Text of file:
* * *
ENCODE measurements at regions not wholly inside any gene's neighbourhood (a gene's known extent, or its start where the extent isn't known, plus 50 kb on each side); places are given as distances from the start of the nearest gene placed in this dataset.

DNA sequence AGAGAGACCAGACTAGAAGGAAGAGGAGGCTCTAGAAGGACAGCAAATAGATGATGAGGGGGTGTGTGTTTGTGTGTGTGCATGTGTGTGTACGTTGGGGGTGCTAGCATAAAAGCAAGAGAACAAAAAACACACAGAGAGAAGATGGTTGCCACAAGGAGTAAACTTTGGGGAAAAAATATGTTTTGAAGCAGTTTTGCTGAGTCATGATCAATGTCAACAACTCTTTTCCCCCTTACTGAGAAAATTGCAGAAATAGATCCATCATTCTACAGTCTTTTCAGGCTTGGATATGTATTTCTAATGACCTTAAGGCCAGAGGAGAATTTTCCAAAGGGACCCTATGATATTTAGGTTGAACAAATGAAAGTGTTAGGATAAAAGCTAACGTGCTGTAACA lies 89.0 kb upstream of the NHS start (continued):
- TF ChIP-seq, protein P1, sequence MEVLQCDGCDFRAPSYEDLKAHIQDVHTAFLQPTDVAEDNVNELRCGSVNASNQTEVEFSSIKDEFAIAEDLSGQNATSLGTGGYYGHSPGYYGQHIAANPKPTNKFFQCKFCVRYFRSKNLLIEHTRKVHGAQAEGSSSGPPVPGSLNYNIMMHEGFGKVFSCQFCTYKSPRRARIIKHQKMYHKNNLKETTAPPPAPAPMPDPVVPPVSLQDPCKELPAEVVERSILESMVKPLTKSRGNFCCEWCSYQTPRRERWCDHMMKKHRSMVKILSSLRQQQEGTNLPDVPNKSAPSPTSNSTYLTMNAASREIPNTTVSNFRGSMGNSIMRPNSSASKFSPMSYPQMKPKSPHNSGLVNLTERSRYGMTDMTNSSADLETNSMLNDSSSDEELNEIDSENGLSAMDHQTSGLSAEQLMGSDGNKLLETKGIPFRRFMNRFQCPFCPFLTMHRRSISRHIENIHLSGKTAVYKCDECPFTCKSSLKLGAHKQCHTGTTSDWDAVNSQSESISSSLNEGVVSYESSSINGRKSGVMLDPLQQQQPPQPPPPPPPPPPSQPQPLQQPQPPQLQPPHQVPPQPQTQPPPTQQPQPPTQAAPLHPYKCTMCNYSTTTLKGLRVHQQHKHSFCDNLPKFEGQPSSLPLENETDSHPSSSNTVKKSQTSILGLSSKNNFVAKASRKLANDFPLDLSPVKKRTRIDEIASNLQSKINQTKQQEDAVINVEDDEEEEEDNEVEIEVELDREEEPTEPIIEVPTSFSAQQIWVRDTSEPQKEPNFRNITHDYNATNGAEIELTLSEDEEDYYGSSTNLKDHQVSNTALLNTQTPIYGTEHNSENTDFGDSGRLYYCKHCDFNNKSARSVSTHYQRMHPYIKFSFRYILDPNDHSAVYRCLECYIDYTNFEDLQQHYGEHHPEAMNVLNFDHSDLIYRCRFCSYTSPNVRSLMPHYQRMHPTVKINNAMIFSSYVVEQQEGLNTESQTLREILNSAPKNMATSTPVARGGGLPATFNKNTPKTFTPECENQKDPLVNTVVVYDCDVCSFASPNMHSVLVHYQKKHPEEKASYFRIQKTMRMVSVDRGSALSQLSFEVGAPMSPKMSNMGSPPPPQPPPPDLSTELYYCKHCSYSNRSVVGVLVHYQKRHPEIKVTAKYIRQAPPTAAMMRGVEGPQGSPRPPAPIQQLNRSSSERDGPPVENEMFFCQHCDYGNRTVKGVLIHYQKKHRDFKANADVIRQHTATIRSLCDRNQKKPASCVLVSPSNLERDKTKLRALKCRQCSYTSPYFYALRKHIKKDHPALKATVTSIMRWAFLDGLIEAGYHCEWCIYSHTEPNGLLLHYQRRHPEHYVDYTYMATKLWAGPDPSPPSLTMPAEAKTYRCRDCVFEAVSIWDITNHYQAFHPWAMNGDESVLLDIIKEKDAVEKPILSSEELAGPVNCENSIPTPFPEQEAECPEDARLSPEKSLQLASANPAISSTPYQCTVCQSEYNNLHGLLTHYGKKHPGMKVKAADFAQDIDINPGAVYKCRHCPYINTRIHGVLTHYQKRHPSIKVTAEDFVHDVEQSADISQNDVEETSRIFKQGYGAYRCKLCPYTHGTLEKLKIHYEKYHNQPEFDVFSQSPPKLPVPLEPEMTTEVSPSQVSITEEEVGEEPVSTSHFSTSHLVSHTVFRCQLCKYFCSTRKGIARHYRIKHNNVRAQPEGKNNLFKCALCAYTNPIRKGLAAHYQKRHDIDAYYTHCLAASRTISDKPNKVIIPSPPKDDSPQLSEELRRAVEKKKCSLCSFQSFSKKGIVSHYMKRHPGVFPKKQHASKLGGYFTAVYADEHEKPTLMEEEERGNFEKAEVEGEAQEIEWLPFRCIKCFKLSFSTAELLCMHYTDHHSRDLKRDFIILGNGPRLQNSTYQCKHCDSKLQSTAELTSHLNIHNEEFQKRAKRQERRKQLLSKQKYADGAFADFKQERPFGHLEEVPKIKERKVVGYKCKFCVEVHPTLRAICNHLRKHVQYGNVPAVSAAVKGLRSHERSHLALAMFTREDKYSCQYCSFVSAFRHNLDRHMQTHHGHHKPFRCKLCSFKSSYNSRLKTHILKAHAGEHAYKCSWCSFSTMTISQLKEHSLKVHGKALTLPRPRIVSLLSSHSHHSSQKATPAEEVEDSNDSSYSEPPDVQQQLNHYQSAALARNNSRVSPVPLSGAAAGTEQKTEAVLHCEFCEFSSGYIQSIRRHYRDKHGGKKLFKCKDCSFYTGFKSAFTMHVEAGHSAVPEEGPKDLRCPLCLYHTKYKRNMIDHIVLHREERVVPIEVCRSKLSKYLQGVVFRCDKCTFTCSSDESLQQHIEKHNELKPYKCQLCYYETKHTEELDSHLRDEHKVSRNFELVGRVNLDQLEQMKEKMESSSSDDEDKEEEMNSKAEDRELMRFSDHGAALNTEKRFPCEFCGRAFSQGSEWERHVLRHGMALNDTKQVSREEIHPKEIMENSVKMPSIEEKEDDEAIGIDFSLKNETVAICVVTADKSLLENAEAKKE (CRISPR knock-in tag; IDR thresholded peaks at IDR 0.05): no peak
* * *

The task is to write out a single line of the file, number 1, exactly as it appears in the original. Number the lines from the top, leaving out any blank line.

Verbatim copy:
ENCODE measurements at regions not wholly inside any gene's neighbourhood (a gene's known extent, or its start where the extent isn't known, plus 50 kb on each side); places are given as distances from the start of the nearest gene placed in this dataset.